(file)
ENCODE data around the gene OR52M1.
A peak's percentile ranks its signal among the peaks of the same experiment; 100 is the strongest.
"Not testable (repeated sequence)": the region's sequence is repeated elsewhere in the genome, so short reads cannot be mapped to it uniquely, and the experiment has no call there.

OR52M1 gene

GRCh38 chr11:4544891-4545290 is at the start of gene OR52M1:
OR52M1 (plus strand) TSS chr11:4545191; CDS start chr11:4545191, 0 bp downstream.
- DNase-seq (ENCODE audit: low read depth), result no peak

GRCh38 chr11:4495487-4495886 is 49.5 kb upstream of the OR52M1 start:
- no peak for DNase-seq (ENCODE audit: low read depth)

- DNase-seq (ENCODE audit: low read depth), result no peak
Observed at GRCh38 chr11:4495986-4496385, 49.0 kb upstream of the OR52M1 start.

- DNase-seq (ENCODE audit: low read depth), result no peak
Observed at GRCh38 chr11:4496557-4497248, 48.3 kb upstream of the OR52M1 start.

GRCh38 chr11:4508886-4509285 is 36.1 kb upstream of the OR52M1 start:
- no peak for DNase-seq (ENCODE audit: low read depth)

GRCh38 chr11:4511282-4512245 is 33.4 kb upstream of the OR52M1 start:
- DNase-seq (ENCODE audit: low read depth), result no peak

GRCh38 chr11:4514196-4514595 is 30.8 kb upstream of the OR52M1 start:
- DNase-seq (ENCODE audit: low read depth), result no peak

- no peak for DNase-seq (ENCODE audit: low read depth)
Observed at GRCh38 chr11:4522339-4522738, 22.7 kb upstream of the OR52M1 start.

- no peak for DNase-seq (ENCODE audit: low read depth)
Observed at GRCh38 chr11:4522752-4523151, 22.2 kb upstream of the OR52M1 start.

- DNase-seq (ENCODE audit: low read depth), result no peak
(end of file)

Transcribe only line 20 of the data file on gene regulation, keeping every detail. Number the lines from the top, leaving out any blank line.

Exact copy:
- no peak for DNase-seq (ENCODE audit: low read depth)